What You Would be Learning in this Module:
There are 3 main options are available for migration to IPv6 from the existing network infrastructure, dual-stack network, translation, and tunneling. Here we are going to briefly discuss all of these options as well as highlights the advantages of translation and particularly stateful translation, over the other two.
Here we would be discussing the ways to provide a seamless Internet experience to users accessing IPv4 Internet services through completely new “greenfield” IPv6-only networks. We would be even describing how to establish content providers as well as content enablers could transparently provide existing or new services to IPv6 Internet users by deploying Network Address Translation IPv6 to NAT64 IPv4 technology with little or no change in their existing network infrastructure, thus it would also maintain business continuity.
We know, that lots of things are to be discussed, which again wouldn’t be able to discuss in here, but worry not! You could have it all, by joining the Lab Prep Courses offered by the SPOTO.
Dual stack is considered a transition technology in which IPv4 as well as IPv6 so as to operate in tandem over shared or dedicated links. In a dual-stack network, both IPv4, as well as IPv6, would be fully deployed across the infrastructure, so that configuration and routing protocols would be handled by both IPv4 and IPv6 addressing and adjacencies. Although dual-stack might appear to be an ideal solution, it would be presenting the two major deployment challenges to enterprises as well as ISPs:
- It would be requiring a current network infrastructure that would be capable of deploying IPv6. In many cases, however, the current network might not be ready and might require hardware as well as software upgrades.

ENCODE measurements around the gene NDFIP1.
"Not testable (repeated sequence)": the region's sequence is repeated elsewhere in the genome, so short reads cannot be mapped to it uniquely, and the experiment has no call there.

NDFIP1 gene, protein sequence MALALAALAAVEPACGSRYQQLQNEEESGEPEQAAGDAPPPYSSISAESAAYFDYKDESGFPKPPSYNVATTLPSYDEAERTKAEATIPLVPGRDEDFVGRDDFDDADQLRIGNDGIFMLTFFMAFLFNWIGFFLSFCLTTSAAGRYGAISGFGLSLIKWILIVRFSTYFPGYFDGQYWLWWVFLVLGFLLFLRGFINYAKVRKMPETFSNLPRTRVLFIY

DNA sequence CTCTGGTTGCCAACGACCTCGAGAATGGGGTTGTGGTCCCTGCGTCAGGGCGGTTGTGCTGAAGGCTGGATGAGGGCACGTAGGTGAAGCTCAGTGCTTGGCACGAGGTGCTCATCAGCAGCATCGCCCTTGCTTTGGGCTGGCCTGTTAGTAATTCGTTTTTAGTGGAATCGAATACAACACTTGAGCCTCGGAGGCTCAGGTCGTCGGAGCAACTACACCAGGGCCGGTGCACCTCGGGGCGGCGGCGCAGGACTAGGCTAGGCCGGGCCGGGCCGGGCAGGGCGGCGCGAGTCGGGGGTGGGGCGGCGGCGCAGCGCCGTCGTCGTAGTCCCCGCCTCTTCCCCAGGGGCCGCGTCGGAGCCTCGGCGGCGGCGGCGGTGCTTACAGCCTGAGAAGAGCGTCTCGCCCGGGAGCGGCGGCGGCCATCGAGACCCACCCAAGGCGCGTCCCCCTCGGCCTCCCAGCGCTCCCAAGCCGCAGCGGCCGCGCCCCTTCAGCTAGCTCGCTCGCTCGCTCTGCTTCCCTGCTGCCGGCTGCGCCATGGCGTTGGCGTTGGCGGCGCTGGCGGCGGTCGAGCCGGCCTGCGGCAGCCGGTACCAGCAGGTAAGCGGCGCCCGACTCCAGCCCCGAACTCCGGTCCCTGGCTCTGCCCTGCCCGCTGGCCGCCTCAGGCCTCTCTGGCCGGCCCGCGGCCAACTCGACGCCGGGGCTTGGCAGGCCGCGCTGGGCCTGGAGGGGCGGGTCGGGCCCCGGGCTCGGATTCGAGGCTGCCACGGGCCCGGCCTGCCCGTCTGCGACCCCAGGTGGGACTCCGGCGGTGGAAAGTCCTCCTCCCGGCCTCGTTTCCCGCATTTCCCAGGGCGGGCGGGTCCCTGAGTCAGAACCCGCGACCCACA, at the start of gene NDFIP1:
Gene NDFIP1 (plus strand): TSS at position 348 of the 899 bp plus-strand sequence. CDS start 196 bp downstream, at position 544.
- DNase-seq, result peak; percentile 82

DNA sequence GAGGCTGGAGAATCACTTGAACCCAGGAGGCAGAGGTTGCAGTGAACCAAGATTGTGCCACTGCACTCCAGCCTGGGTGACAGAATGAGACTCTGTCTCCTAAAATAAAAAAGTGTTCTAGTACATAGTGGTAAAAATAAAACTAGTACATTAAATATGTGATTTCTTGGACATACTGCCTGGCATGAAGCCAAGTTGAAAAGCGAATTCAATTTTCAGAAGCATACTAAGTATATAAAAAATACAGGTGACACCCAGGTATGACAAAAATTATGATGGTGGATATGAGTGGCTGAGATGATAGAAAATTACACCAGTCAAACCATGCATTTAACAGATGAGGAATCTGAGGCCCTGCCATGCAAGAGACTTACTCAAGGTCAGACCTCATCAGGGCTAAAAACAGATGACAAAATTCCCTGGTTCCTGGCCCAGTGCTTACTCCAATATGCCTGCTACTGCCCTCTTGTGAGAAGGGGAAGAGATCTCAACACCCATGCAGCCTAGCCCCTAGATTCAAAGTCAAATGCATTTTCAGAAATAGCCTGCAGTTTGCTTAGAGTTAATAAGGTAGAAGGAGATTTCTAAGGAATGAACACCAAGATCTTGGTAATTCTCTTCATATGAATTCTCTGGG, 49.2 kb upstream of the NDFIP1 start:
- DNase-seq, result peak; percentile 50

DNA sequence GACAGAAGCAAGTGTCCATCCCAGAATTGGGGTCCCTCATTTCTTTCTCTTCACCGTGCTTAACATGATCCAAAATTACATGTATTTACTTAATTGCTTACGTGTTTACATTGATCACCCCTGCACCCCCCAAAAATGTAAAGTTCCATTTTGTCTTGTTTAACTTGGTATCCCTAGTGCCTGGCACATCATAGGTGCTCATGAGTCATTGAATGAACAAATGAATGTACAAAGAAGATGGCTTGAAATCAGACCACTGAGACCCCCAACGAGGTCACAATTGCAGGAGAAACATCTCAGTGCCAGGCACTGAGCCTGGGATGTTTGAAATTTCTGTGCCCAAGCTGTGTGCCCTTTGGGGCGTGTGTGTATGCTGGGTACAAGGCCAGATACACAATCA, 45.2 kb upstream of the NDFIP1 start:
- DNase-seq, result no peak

- IPv6 would be needed to be activated on almost all the network elements. To meet this requirement, the existing network might need to be redesigned, posturing business continuity challenges.
Using the tunneling option, organizations would be able to build an overlay network that tunnels one protocol over the other by encapsulating IPv4 packets within IPv6 packets and IPv6 packets within IPv4 packets. The advantage of this approach is that the new protocol would be able to work without disturbing the old protocol, thus it would provide connectivity between users of the new protocol.
Tunneling again has the following two disadvantages:
- Users of the new architecture couldn’t use the services of the underlying infrastructure.
- Tunneling doesn’t enable users of the new protocol for communicating with users of the old protocol without dual-stack hosts, which again would negate interoperability.
Translation which is also known as the Address Family Translation (AFT), would be facilitating the communication between IPv6-only as well as IPv4- only hosts and networks, whether in a transit, access or an edge network by performing IP header as well as address translation between the two address families.
AFT isn’t a long-term support strategy; it would be considered as a medium-term coexistence strategy that could be used to facilitate a long-term program of IPv6 transition by both enterprises as well as ISPs.
The translation would be offering two major advantages:
- The translation would provide a gradual migration to IPv6 by providing seamless Internet experience to greenfield IPv6-only users, by accessing IPv4 Internet services.
- Existing, content enablers as well as content providers, would be able to provide services transparently to IPv6 Internet users by using the translation technology, with little or no change in the existing network infrastructure, thus you would be able to maintain IPv4 business continuity.
Thus, here we have gained certain information about the NAT64 Technology Connecting the IPv6 and IPv4 Networks. If you wish to have more info, you could gain it by joining the prep courses offered by the SPOTO.